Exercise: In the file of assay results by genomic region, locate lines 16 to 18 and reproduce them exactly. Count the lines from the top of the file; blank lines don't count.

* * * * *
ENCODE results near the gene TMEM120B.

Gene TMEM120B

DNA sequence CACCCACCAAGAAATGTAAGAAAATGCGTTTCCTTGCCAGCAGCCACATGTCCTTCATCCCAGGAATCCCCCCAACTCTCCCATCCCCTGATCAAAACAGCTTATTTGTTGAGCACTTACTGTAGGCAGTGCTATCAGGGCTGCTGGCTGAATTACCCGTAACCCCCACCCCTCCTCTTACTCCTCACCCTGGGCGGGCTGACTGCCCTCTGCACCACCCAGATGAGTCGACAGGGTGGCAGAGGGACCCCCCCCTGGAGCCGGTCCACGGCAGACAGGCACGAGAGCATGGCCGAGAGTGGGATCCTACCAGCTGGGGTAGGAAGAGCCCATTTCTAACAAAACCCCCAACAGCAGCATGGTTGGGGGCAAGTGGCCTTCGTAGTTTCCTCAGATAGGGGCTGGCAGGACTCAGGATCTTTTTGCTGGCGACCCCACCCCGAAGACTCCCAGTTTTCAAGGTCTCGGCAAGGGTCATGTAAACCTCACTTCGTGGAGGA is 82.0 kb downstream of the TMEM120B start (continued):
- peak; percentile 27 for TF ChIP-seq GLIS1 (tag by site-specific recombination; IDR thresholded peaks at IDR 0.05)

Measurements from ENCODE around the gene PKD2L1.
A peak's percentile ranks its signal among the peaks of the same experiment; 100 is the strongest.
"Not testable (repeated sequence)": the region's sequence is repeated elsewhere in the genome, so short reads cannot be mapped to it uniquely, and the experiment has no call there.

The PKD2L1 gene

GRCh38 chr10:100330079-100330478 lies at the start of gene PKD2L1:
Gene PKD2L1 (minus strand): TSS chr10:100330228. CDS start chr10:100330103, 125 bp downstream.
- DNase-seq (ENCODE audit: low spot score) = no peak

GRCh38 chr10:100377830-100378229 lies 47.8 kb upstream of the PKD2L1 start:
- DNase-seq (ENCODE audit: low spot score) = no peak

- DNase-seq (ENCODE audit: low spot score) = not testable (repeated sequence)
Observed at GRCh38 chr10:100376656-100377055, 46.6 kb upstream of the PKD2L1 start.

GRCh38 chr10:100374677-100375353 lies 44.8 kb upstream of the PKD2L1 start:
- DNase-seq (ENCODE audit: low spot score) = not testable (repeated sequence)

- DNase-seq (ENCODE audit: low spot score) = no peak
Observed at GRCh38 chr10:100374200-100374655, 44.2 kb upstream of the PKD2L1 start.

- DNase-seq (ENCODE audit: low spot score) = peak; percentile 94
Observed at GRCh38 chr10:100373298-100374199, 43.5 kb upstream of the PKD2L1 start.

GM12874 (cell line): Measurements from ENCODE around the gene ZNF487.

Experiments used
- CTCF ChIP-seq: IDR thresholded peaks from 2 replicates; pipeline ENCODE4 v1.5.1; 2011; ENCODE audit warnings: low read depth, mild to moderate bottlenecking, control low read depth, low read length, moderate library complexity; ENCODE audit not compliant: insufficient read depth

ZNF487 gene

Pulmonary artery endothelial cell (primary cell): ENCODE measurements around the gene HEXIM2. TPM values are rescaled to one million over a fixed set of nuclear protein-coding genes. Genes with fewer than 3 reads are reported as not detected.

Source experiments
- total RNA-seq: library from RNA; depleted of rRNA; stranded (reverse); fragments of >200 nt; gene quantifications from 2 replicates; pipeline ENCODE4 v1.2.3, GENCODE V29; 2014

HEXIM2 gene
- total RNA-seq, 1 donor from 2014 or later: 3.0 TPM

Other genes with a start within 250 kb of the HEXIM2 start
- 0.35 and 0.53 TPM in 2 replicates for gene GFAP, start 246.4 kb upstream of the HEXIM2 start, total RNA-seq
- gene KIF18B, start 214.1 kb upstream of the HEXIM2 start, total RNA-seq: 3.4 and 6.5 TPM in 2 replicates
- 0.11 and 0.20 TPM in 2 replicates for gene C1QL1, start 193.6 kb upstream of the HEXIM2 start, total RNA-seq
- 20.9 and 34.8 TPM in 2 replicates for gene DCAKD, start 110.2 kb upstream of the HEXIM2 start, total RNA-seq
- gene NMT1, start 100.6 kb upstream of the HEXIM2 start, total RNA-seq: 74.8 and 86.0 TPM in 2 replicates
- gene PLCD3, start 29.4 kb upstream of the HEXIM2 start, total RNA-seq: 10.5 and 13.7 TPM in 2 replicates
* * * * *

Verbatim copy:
GRCh38 chr10:100374677-100375353 lies 44.8 kb upstream of the PKD2L1 start:
- DNase-seq (ENCODE audit: low spot score) = not testable (repeated sequence)

- DNase-seq (ENCODE audit: low spot score) = no peak